Well, it’s been fairly obvious to those of us who are watching that public education and public schools have been under attack by right wing parents and neo-fascist state governments for the past few years. Leaving aside “Don’t Say Gay,” the focus has been on history, how and what is taught.
Of course, there has always been a filter on American history. When I was a kid in elementary and junior high school in the late forties and fifties there was no mention of how we killed all of the indigenous peoples of America. We spoke only of Manifest Destiny. The ante-bellum south was Gone with the Wind, where everyone was happy and gay. “I don’t know nothin about birthin babies!” No mention of immigrants though the class was filled with the sons and daughters of immigrant Italians and Jews.
Today the emphasis is on race; don’t mention it.
So I ask you; how does one approach and teach about slavery? How to teach that many of the founding fathers owned other human beings? That many of our first Presidents owned slaves? That the foundation of the southern United States before 1865 was slavery?
How do you teach that slavery was the original sin of the Land of the Free? Our current band of neo-fascists says you don’t discuss it. Might make children hate their country. Let us continue to portray slaves as ignorant, uneducated sub-humans fit only for picking cotton.
And then comes along a new opera.
“Omar.” It debuted in Charleston, South Carolina and will soon be performed on the west coast.
It is about a slave. Omar ibn Said.
Omar was a Fula Islamic scholar from Futa Toro in West Africa (present-day Senegal), who was enslaved and transported to the United States in 1807 where was enslaved for the remainder of his life.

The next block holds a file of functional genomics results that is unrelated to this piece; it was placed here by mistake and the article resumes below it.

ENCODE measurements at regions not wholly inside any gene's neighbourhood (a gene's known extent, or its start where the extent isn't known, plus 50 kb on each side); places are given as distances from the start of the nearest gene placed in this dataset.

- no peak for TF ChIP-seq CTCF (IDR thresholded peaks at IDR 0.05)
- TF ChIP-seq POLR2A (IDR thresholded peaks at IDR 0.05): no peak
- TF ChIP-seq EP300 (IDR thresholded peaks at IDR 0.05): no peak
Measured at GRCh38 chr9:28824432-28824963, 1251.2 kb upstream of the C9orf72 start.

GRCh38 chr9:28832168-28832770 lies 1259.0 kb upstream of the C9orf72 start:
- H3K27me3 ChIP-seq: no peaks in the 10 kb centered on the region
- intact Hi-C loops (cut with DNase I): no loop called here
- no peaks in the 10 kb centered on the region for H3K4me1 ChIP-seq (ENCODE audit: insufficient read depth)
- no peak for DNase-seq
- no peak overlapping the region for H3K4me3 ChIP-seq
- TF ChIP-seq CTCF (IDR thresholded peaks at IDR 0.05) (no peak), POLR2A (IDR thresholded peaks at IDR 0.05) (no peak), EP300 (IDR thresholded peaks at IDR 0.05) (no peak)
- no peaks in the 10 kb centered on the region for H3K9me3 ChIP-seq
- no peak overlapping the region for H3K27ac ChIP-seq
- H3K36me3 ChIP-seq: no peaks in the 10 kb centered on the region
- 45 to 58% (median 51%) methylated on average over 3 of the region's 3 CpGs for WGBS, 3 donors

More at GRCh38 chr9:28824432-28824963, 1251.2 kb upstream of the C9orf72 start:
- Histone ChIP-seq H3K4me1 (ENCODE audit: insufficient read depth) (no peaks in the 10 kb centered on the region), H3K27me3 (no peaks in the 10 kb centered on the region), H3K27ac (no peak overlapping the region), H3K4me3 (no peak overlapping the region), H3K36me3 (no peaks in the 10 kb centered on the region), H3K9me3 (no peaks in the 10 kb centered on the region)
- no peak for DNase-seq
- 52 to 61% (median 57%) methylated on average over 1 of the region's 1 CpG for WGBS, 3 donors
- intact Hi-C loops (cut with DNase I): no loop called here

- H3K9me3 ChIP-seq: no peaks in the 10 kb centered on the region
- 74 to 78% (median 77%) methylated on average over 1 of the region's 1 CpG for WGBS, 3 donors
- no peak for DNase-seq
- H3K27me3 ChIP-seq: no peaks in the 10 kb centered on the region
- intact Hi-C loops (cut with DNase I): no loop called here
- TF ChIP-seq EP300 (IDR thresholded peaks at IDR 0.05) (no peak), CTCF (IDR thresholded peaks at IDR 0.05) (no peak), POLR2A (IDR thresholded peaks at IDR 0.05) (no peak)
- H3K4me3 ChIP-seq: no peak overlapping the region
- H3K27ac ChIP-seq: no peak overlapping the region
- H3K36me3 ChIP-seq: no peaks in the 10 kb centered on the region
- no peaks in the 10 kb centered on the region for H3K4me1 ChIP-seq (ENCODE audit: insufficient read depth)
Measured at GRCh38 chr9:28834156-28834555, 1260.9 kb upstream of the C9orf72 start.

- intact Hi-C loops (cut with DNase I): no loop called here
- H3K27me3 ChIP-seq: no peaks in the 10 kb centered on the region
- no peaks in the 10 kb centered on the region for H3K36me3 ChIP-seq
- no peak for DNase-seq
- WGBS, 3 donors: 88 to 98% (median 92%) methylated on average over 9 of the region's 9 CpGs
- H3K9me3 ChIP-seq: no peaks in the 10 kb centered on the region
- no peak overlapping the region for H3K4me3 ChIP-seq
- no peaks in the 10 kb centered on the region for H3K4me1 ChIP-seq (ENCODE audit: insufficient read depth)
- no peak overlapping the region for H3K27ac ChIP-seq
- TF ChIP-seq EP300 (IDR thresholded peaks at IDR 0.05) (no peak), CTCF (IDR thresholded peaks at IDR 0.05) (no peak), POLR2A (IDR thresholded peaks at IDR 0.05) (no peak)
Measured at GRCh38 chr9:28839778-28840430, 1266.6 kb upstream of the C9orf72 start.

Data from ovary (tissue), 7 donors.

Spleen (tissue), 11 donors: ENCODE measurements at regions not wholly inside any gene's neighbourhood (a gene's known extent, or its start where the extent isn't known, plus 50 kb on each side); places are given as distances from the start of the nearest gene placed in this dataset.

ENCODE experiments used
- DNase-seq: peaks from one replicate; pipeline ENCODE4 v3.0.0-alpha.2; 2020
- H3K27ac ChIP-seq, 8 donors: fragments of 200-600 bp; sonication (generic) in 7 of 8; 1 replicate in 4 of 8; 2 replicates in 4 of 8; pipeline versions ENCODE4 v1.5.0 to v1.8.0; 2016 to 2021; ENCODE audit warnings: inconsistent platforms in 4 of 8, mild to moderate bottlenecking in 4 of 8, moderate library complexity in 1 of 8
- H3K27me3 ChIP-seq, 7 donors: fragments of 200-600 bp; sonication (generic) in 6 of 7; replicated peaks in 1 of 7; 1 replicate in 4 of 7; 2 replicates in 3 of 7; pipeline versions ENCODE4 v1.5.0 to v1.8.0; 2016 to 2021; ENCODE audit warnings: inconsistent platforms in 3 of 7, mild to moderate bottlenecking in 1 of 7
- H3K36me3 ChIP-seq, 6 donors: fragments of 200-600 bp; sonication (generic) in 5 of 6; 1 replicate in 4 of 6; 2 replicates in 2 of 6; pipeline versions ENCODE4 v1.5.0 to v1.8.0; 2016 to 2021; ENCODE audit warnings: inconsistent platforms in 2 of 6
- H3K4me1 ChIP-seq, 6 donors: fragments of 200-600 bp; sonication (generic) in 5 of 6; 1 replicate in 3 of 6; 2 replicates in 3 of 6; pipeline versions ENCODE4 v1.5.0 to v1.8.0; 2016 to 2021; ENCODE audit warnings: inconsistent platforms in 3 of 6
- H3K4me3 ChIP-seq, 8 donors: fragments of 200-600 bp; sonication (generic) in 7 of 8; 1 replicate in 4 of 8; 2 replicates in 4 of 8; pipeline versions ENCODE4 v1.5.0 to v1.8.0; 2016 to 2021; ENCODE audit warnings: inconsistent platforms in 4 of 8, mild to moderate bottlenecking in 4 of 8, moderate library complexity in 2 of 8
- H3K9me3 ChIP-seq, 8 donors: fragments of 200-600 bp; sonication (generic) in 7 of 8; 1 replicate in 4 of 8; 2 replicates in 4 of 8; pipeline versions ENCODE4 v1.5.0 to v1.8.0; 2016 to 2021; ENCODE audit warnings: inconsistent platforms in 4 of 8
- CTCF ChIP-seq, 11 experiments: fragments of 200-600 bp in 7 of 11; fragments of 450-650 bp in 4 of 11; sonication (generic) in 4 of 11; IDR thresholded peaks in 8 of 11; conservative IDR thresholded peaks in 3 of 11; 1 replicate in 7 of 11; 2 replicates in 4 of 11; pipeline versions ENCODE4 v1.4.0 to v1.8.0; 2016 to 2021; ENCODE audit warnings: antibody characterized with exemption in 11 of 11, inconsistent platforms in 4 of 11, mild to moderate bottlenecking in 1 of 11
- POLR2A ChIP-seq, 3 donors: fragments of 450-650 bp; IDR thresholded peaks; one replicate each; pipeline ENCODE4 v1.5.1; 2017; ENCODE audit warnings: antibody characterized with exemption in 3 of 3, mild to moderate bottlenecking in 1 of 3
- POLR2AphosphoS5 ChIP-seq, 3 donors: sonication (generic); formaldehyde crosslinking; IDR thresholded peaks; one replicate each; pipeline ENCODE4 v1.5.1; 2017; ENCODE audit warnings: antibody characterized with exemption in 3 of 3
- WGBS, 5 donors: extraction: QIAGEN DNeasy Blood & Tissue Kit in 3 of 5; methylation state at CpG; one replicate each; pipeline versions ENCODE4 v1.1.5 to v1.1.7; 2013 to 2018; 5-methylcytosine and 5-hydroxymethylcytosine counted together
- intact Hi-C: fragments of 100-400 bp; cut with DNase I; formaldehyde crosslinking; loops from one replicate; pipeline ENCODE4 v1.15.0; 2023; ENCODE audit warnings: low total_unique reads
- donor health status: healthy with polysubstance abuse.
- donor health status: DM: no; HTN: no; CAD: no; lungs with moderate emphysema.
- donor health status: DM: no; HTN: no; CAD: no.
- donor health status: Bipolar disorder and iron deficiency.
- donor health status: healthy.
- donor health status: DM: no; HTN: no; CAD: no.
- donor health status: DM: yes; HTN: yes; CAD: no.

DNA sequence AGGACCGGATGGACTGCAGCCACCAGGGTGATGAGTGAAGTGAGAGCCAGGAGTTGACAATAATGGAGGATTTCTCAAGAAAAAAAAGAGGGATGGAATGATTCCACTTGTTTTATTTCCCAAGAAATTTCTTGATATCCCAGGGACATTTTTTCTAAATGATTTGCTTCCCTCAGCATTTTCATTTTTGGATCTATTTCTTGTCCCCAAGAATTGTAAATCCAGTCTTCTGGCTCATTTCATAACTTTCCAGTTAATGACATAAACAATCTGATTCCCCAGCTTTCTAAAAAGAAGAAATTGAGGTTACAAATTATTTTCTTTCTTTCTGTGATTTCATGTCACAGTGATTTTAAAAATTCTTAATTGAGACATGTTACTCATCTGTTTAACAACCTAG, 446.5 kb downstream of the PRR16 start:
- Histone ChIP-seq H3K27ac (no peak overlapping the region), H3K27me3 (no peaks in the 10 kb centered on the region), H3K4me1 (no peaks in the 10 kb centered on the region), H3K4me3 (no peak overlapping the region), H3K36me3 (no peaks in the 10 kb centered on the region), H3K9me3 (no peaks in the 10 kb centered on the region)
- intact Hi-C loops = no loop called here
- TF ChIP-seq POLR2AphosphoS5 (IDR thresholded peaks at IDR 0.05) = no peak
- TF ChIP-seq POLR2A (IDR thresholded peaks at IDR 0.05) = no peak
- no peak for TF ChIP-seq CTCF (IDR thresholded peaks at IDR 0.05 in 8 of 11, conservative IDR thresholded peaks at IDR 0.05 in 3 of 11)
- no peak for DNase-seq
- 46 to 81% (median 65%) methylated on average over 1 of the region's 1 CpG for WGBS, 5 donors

Did anyone know that 20 – 30% of slaves originally brought here were Muslims? I didn’t. He was sold to a rather cruel owner in Charleston. He obtained some writing materials and began to write manuscripts. Omar was an educated man.
He was a man who spent 25 years of his life studying with prominent Muslim scholars, learning a range of subjects including mathematics, astronomy, business, and theology. Hequickly learned English and not only spoke his native language but was fluent and literate in Arabic.
How many slave owners could speak Latin or Greek?
Omar escaped from his South Carolina plantation and walked 200 miles to Fayetteville, N. C. where he was recaptured and jailed. While imprisoned, he began writing on the walls. Why was that unusual? It was illegal for a slave. Besides, no one knew if he was writing or simpy defacing the walls.
In July 1825, a Philadelphia journal, The Christian Advocate, published a short biographical sketch of a “Prince Moro” by an unnamed “physician at Fayetteville. ” The piece describes a remarkable runaway slave who, after being captured and jailed in Fayetteville, “wrote in a masterly hand, writing from right to left, in what was to [local observers] an unknown language.” The unknown language was Arabic and Omar was writing verses from the Quran.
Said garnered attention by writing on the walls, and he soon became the legal property of General James Owen of Bladen County, who recognized Said to be an educated man and, according to Said’s autobiography, treated him well.
Yes, Said wrote an autobiography.